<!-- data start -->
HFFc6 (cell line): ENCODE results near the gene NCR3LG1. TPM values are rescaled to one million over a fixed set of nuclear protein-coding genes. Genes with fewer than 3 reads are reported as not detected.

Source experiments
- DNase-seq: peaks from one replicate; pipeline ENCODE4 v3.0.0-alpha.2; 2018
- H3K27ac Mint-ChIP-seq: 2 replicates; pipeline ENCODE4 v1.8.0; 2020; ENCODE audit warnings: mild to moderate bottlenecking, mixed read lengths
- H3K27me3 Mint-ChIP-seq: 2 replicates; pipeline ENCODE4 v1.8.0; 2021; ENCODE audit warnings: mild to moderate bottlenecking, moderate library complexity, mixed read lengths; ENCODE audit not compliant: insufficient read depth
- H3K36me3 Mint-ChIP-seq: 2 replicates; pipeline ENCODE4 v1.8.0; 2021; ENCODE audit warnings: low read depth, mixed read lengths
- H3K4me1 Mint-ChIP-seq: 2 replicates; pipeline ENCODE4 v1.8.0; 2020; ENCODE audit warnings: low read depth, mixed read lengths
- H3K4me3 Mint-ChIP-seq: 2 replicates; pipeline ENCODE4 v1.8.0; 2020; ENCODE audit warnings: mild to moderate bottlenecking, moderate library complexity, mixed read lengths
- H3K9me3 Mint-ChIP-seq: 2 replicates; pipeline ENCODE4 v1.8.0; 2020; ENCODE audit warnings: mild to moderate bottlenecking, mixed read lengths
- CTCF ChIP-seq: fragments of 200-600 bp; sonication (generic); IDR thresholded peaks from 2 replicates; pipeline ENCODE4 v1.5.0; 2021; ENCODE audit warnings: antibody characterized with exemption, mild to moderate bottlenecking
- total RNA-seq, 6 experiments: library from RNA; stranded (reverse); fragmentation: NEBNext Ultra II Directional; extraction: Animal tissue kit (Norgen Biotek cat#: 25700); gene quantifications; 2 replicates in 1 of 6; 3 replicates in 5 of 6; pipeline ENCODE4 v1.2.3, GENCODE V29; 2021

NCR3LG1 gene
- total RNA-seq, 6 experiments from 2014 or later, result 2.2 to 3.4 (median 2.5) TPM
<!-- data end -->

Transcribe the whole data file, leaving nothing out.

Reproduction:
HFFc6 (cell line): ENCODE results near the gene NCR3LG1. TPM values are rescaled to one million over a fixed set of nuclear protein-coding genes. Genes with fewer than 3 reads are reported as not detected.

Source experiments
- DNase-seq: peaks from one replicate; pipeline ENCODE4 v3.0.0-alpha.2; 2018
- H3K27ac Mint-ChIP-seq: 2 replicates; pipeline ENCODE4 v1.8.0; 2020; ENCODE audit warnings: mild to moderate bottlenecking, mixed read lengths
- H3K27me3 Mint-ChIP-seq: 2 replicates; pipeline ENCODE4 v1.8.0; 2021; ENCODE audit warnings: mild to moderate bottlenecking, moderate library complexity, mixed read lengths; ENCODE audit not compliant: insufficient read depth
- H3K36me3 Mint-ChIP-seq: 2 replicates; pipeline ENCODE4 v1.8.0; 2021; ENCODE audit warnings: low read depth, mixed read lengths
- H3K4me1 Mint-ChIP-seq: 2 replicates; pipeline ENCODE4 v1.8.0; 2020; ENCODE audit warnings: low read depth, mixed read lengths
- H3K4me3 Mint-ChIP-seq: 2 replicates; pipeline ENCODE4 v1.8.0; 2020; ENCODE audit warnings: mild to moderate bottlenecking, moderate library complexity, mixed read lengths
- H3K9me3 Mint-ChIP-seq: 2 replicates; pipeline ENCODE4 v1.8.0; 2020; ENCODE audit warnings: mild to moderate bottlenecking, mixed read lengths
- CTCF ChIP-seq: fragments of 200-600 bp; sonication (generic); IDR thresholded peaks from 2 replicates; pipeline ENCODE4 v1.5.0; 2021; ENCODE audit warnings: antibody characterized with exemption, mild to moderate bottlenecking
- total RNA-seq, 6 experiments: library from RNA; stranded (reverse); fragmentation: NEBNext Ultra II Directional; extraction: Animal tissue kit (Norgen Biotek cat#: 25700); gene quantifications; 2 replicates in 1 of 6; 3 replicates in 5 of 6; pipeline ENCODE4 v1.2.3, GENCODE V29; 2021

NCR3LG1 gene
- total RNA-seq, 6 experiments from 2014 or later, result 2.2 to 3.4 (median 2.5) TPM